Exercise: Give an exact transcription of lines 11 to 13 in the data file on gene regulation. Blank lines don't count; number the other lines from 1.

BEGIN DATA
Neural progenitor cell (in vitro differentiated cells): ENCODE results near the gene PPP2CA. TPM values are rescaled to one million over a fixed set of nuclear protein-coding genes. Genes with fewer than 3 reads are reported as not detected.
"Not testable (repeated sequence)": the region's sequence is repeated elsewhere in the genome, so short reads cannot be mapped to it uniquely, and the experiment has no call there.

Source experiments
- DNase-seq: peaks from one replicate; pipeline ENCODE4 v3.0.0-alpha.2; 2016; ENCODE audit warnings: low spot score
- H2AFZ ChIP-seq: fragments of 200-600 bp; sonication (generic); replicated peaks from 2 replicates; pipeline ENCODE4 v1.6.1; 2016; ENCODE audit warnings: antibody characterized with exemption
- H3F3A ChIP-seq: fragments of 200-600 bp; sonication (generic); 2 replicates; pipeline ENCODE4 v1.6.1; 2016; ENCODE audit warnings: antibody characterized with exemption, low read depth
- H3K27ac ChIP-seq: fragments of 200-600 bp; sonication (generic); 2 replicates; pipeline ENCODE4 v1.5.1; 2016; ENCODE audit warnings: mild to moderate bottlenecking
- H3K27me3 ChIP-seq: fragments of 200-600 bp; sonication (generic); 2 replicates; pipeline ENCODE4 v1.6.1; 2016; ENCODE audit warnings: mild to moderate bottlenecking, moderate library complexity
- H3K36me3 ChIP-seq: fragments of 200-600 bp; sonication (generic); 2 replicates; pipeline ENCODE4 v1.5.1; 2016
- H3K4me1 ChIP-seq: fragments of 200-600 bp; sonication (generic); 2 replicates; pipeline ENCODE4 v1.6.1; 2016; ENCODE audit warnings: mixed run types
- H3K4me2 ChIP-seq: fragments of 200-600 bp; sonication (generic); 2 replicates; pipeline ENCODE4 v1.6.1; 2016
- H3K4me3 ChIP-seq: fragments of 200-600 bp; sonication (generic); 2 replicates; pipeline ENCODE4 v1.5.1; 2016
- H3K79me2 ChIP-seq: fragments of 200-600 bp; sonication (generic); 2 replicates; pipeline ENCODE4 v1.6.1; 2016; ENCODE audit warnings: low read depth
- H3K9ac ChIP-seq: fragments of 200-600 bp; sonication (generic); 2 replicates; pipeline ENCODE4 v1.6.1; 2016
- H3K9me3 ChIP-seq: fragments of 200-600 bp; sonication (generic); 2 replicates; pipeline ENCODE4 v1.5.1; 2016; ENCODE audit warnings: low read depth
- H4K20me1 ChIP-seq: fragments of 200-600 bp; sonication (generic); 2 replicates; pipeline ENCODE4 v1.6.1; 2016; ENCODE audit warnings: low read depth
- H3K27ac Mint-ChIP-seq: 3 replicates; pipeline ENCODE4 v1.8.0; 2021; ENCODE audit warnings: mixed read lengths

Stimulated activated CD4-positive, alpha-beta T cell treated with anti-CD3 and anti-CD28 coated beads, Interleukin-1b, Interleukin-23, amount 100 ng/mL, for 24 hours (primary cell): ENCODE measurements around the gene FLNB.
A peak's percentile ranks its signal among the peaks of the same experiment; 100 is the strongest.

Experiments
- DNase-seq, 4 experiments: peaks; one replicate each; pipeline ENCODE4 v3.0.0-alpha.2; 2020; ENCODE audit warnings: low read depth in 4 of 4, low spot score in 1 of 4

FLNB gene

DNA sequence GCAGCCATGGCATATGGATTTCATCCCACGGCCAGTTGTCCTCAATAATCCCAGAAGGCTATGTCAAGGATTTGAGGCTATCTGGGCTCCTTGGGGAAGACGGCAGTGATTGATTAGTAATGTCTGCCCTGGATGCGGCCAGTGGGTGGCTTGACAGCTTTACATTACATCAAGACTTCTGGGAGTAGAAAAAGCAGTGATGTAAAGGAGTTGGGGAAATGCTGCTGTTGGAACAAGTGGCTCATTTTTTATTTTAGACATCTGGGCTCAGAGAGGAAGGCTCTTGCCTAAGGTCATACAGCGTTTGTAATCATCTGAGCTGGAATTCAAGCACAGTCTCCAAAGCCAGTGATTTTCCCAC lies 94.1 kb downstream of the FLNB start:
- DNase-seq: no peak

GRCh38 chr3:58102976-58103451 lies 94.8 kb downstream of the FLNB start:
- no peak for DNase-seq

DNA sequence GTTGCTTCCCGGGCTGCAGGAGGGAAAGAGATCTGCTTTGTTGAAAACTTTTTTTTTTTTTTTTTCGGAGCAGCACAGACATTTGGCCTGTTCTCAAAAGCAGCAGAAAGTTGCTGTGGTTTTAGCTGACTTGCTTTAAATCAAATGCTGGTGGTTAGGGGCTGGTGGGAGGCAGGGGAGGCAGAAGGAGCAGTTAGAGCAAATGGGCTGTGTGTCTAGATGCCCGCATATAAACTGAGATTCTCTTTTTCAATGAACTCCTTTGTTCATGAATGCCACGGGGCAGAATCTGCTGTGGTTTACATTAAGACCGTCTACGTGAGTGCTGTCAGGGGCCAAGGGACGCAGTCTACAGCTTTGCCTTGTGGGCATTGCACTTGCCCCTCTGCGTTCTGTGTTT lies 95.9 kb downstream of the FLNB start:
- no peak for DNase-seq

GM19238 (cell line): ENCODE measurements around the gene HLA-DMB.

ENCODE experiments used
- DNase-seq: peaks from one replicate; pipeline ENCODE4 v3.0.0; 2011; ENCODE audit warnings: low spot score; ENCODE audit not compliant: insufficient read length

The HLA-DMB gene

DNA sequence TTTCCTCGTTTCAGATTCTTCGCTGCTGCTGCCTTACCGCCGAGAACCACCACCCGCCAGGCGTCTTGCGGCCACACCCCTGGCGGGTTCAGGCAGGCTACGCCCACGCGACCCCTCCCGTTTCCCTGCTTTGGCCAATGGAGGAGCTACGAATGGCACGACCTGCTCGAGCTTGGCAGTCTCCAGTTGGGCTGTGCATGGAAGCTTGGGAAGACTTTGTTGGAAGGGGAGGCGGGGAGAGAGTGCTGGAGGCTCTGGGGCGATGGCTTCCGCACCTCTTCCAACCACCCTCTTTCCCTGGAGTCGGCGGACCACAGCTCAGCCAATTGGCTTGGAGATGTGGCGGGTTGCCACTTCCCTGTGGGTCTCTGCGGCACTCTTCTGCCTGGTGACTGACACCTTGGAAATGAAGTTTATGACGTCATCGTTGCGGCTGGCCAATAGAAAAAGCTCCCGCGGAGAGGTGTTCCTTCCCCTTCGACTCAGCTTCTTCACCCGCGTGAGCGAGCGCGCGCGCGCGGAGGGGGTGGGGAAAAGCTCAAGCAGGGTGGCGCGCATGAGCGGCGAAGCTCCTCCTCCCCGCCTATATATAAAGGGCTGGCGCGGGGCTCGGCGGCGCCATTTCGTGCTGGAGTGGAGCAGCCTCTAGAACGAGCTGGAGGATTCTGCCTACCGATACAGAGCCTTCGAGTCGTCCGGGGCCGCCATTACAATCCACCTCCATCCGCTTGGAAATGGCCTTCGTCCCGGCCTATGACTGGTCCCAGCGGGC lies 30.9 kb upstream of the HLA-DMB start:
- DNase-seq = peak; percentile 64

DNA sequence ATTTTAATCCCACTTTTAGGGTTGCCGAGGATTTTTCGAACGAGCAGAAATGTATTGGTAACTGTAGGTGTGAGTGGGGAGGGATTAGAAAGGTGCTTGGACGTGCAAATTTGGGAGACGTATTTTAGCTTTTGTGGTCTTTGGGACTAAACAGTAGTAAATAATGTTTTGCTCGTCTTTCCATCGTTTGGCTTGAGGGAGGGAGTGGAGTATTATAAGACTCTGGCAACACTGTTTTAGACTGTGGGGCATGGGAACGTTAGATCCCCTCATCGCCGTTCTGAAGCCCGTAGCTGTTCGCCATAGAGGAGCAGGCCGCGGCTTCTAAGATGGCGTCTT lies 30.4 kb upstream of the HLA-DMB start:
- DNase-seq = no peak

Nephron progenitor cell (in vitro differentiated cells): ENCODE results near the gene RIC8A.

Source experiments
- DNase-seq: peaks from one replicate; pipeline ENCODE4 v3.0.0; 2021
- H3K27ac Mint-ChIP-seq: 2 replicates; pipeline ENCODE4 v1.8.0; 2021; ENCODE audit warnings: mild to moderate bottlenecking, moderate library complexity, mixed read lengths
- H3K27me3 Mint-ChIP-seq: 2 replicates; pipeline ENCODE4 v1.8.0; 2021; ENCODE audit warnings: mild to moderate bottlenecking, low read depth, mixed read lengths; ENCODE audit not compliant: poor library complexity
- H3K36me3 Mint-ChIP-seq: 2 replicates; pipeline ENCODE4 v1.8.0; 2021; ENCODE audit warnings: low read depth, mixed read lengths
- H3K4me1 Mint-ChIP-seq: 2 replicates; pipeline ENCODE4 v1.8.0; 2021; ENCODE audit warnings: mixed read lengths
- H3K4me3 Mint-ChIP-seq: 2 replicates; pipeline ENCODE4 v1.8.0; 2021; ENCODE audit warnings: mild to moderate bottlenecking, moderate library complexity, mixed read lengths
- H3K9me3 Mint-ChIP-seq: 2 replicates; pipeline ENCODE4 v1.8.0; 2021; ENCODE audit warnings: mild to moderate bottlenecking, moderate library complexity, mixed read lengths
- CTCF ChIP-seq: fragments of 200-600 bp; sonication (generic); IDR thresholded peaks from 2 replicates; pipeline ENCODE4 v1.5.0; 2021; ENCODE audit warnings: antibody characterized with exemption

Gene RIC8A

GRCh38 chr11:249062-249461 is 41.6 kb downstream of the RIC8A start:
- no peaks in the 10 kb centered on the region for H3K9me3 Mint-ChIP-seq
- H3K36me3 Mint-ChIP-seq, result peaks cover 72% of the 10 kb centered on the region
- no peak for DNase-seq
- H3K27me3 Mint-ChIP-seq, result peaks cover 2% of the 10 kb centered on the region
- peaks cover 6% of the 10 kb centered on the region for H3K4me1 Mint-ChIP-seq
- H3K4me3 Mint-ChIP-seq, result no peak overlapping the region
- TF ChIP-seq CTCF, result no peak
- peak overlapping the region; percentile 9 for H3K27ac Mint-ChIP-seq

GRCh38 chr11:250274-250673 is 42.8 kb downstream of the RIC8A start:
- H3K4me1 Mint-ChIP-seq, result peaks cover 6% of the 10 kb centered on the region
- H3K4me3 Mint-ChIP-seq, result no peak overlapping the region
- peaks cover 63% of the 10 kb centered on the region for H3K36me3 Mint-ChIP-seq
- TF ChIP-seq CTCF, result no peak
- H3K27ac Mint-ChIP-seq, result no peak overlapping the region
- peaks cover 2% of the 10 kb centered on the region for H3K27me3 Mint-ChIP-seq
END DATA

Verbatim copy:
- H3K4me2 ChIP-seq: fragments of 200-600 bp; sonication (generic); 2 replicates; pipeline ENCODE4 v1.6.1; 2016
- H3K4me3 ChIP-seq: fragments of 200-600 bp; sonication (generic); 2 replicates; pipeline ENCODE4 v1.5.1; 2016
- H3K79me2 ChIP-seq: fragments of 200-600 bp; sonication (generic); 2 replicates; pipeline ENCODE4 v1.6.1; 2016; ENCODE audit warnings: low read depth